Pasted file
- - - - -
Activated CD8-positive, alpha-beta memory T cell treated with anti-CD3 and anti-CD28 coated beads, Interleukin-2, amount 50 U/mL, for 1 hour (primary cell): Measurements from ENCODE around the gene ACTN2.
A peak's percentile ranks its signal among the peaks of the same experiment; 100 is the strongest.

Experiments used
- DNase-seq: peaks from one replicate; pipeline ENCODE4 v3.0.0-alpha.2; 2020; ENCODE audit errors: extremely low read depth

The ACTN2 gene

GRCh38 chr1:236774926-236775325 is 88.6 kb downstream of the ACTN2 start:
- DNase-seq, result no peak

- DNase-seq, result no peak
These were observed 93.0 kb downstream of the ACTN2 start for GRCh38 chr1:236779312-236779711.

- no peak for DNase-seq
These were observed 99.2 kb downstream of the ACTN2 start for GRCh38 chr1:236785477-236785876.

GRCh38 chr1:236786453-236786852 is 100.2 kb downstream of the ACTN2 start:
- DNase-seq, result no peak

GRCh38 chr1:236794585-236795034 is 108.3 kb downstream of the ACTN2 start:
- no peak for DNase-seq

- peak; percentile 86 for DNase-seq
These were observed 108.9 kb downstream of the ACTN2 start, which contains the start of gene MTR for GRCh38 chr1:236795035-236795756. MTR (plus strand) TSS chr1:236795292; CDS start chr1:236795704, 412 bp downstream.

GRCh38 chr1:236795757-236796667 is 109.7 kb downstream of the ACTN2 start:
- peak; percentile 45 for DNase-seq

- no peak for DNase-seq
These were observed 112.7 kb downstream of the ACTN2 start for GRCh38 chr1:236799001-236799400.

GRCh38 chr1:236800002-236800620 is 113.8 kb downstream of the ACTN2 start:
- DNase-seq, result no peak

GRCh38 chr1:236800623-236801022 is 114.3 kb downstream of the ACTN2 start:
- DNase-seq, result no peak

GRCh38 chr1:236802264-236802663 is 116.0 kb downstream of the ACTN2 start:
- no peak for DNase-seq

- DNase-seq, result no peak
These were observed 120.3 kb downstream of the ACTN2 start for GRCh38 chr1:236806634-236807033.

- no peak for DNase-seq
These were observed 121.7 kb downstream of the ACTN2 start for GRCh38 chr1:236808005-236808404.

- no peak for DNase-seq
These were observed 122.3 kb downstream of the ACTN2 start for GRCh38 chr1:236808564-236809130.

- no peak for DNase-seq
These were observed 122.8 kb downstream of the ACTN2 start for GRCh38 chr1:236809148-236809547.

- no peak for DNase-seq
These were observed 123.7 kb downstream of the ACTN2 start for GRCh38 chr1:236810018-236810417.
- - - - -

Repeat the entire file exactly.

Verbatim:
Activated CD8-positive, alpha-beta memory T cell treated with anti-CD3 and anti-CD28 coated beads, Interleukin-2, amount 50 U/mL, for 1 hour (primary cell): Measurements from ENCODE around the gene ACTN2.
A peak's percentile ranks its signal among the peaks of the same experiment; 100 is the strongest.

Experiments used
- DNase-seq: peaks from one replicate; pipeline ENCODE4 v3.0.0-alpha.2; 2020; ENCODE audit errors: extremely low read depth

The ACTN2 gene

GRCh38 chr1:236774926-236775325 is 88.6 kb downstream of the ACTN2 start:
- DNase-seq, result no peak

- DNase-seq, result no peak
These were observed 93.0 kb downstream of the ACTN2 start for GRCh38 chr1:236779312-236779711.

- no peak for DNase-seq
These were observed 99.2 kb downstream of the ACTN2 start for GRCh38 chr1:236785477-236785876.

GRCh38 chr1:236786453-236786852 is 100.2 kb downstream of the ACTN2 start:
- DNase-seq, result no peak

GRCh38 chr1:236794585-236795034 is 108.3 kb downstream of the ACTN2 start:
- no peak for DNase-seq

- peak; percentile 86 for DNase-seq
These were observed 108.9 kb downstream of the ACTN2 start, which contains the start of gene MTR for GRCh38 chr1:236795035-236795756. MTR (plus strand) TSS chr1:236795292; CDS start chr1:236795704, 412 bp downstream.

GRCh38 chr1:236795757-236796667 is 109.7 kb downstream of the ACTN2 start:
- peak; percentile 45 for DNase-seq

- no peak for DNase-seq
These were observed 112.7 kb downstream of the ACTN2 start for GRCh38 chr1:236799001-236799400.

GRCh38 chr1:236800002-236800620 is 113.8 kb downstream of the ACTN2 start:
- DNase-seq, result no peak

GRCh38 chr1:236800623-236801022 is 114.3 kb downstream of the ACTN2 start:
- DNase-seq, result no peak

GRCh38 chr1:236802264-236802663 is 116.0 kb downstream of the ACTN2 start:
- no peak for DNase-seq

- DNase-seq, result no peak
These were observed 120.3 kb downstream of the ACTN2 start for GRCh38 chr1:236806634-236807033.

- no peak for DNase-seq
These were observed 121.7 kb downstream of the ACTN2 start for GRCh38 chr1:236808005-236808404.

- no peak for DNase-seq
These were observed 122.3 kb downstream of the ACTN2 start for GRCh38 chr1:236808564-236809130.

- no peak for DNase-seq
These were observed 122.8 kb downstream of the ACTN2 start for GRCh38 chr1:236809148-236809547.

- no peak for DNase-seq
These were observed 123.7 kb downstream of the ACTN2 start for GRCh38 chr1:236810018-236810417.